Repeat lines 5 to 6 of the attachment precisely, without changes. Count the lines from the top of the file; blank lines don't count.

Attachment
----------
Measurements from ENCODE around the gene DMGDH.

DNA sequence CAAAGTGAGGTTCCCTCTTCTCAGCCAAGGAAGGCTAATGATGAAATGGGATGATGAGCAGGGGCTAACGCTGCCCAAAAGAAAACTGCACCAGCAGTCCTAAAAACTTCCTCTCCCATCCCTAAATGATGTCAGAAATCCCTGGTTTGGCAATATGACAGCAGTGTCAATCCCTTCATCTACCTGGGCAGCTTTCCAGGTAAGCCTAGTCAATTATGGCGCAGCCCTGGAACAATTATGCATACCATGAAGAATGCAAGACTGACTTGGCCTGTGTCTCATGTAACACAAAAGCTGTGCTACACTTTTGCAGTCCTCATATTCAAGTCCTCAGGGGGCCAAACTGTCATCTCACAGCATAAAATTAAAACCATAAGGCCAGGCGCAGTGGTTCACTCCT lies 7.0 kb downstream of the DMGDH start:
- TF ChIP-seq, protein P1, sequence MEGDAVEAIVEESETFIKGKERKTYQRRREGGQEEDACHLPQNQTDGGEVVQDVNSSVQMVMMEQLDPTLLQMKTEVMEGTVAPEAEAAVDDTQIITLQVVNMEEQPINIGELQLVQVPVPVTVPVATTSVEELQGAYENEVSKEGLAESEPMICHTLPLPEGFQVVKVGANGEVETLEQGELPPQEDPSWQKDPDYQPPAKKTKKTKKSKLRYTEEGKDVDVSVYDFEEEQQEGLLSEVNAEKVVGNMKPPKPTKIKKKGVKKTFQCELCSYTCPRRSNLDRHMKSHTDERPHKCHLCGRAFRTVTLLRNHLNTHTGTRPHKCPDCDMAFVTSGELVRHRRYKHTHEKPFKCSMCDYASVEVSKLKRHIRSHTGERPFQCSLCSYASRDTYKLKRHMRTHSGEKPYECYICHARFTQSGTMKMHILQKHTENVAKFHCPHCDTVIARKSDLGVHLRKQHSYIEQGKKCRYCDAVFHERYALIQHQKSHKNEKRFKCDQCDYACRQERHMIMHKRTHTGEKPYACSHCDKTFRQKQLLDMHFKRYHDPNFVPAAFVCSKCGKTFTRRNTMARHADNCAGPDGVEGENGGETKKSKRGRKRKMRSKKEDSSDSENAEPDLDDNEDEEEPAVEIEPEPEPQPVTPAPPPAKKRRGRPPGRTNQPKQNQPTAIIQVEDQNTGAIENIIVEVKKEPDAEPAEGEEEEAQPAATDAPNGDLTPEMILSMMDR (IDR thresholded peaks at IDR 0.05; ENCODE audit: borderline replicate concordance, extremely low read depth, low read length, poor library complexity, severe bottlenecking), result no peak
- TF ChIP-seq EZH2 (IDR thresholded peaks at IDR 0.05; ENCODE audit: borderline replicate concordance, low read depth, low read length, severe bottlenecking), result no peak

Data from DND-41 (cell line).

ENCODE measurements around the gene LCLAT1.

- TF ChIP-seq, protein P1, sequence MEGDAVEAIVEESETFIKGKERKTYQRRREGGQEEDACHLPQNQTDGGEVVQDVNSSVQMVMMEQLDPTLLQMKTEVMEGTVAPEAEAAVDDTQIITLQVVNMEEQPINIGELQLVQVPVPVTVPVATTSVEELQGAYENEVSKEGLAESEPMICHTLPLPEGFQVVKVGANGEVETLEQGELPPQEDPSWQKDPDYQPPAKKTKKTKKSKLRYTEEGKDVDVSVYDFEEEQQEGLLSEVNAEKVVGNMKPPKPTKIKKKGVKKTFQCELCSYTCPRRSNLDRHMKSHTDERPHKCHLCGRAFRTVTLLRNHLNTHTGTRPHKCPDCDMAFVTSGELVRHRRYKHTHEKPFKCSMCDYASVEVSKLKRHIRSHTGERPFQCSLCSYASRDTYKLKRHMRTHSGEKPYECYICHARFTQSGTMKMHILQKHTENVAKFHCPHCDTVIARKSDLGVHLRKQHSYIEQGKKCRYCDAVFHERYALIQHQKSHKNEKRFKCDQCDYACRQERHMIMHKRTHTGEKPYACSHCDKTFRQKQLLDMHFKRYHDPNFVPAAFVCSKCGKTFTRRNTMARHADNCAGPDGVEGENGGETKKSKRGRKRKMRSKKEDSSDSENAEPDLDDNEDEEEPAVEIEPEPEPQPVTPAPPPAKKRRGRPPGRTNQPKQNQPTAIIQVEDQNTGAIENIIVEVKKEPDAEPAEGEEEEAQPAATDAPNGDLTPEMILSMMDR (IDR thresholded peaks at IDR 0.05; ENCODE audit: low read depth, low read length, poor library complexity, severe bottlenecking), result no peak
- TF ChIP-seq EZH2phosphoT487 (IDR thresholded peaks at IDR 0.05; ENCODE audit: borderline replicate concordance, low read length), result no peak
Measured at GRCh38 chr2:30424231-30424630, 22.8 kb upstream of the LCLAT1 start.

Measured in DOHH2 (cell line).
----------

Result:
Data from DND-41 (cell line).

ENCODE measurements around the gene LCLAT1.